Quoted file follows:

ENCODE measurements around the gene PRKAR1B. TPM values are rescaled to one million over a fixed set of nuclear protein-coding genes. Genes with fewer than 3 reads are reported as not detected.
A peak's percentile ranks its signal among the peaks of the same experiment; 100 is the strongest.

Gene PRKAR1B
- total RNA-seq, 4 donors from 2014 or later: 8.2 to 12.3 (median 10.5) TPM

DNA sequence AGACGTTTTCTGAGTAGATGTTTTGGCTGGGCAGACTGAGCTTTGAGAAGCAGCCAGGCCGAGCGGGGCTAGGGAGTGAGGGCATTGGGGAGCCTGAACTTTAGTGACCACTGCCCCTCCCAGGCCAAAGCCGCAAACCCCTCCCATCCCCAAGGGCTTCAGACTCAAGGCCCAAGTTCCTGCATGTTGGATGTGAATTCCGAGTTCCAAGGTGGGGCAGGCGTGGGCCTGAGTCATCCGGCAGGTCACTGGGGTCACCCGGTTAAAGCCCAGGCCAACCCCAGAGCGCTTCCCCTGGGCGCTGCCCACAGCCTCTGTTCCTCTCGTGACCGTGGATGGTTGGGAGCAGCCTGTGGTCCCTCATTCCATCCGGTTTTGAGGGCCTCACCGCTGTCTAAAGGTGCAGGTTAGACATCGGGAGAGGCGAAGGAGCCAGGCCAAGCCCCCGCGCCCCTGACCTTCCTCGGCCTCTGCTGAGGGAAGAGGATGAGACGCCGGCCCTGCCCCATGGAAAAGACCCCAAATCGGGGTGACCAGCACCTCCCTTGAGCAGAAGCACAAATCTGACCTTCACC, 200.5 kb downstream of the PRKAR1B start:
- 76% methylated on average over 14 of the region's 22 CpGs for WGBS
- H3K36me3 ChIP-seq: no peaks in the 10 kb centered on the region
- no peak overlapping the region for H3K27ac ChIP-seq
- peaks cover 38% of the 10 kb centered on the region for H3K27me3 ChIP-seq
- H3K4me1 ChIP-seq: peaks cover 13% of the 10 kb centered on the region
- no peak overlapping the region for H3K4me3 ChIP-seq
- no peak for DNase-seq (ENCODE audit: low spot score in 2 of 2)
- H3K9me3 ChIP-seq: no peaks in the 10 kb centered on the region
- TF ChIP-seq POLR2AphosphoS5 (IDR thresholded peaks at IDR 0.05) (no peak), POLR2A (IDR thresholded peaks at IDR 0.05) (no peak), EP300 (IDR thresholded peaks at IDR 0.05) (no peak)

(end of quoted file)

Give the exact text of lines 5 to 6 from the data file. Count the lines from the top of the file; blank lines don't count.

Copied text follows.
DNA sequence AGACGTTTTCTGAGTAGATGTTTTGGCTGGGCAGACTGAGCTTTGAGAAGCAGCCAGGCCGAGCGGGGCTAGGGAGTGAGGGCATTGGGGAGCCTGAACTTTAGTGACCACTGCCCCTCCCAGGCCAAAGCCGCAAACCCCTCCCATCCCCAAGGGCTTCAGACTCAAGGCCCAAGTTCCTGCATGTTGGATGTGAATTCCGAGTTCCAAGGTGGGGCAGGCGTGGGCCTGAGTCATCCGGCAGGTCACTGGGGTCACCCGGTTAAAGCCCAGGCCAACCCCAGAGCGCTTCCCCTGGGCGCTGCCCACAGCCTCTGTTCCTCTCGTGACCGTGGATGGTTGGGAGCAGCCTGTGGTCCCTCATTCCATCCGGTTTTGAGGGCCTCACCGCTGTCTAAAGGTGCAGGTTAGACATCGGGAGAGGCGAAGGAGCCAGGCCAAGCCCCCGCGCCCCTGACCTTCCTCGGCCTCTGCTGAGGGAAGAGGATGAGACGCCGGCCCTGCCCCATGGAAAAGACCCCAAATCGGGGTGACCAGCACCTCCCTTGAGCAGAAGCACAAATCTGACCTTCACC, 200.5 kb downstream of the PRKAR1B start:
- 76% methylated on average over 14 of the region's 22 CpGs for WGBS